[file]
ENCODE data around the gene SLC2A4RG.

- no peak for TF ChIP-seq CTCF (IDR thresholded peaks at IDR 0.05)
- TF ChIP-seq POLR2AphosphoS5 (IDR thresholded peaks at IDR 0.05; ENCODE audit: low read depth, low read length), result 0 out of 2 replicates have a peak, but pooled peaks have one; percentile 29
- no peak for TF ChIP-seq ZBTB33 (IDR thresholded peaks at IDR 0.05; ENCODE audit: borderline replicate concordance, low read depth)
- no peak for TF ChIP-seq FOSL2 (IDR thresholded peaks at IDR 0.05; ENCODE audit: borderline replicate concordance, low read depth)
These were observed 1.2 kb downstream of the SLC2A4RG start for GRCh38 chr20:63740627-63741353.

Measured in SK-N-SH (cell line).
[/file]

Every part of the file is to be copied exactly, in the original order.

ENCODE data around the gene SLC2A4RG.

- no peak for TF ChIP-seq CTCF (IDR thresholded peaks at IDR 0.05)
- TF ChIP-seq POLR2AphosphoS5 (IDR thresholded peaks at IDR 0.05; ENCODE audit: low read depth, low read length), result 0 out of 2 replicates have a peak, but pooled peaks have one; percentile 29
- no peak for TF ChIP-seq ZBTB33 (IDR thresholded peaks at IDR 0.05; ENCODE audit: borderline replicate concordance, low read depth)
- no peak for TF ChIP-seq FOSL2 (IDR thresholded peaks at IDR 0.05; ENCODE audit: borderline replicate concordance, low read depth)
These were observed 1.2 kb downstream of the SLC2A4RG start for GRCh38 chr20:63740627-63741353.

Measured in SK-N-SH (cell line).